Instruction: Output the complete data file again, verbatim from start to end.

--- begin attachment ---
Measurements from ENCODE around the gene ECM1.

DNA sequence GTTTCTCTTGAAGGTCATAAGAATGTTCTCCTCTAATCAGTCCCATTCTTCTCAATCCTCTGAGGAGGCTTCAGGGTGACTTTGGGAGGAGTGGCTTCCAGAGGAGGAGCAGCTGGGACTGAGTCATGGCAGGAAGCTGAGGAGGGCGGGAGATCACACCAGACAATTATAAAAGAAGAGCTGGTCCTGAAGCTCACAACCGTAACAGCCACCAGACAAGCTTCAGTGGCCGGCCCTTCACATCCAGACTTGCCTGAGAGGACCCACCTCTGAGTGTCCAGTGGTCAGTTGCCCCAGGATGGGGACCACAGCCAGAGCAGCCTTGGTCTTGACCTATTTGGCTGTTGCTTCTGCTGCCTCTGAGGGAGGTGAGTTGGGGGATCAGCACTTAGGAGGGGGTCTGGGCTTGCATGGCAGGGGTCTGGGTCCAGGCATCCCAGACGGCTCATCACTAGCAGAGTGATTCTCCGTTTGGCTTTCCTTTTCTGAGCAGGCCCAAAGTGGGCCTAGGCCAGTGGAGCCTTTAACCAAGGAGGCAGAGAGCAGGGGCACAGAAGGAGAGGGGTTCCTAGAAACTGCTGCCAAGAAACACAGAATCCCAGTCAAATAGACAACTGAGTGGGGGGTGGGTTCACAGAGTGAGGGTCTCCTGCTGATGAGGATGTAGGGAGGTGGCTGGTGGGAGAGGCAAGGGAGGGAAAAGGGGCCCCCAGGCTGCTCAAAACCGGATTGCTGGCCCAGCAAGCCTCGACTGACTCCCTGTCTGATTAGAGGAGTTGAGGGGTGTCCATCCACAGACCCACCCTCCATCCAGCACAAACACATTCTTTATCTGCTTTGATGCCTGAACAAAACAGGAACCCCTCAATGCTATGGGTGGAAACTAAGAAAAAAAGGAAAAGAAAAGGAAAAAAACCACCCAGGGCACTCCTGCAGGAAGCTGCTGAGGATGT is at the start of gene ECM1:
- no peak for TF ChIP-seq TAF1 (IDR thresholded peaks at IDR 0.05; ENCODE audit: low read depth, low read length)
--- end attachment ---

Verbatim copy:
Measurements from ENCODE around the gene ECM1.

DNA sequence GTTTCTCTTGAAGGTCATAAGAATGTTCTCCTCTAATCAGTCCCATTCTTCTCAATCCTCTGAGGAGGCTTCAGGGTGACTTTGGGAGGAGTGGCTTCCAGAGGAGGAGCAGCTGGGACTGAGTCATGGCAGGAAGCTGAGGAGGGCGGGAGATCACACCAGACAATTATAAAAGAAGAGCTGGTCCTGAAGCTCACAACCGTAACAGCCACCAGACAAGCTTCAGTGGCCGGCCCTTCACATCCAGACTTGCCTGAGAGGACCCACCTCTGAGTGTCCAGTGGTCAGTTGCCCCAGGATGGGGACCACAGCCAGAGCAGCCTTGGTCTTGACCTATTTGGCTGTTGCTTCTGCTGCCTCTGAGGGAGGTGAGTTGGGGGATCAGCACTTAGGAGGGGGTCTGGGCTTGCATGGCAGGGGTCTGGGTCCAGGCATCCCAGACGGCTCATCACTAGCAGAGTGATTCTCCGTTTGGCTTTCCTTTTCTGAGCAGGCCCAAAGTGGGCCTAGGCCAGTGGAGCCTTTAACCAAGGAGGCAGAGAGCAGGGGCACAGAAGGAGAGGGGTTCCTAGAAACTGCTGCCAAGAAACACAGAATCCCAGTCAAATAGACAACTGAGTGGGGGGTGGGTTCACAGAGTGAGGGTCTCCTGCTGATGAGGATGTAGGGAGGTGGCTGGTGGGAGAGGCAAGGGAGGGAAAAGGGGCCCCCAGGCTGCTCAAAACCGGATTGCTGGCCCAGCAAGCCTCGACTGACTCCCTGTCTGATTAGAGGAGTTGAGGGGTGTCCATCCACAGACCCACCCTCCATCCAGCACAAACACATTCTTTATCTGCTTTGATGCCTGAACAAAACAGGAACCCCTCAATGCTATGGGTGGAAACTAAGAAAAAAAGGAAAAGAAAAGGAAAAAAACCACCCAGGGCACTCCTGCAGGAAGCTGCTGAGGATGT is at the start of gene ECM1:
- no peak for TF ChIP-seq TAF1 (IDR thresholded peaks at IDR 0.05; ENCODE audit: low read depth, low read length)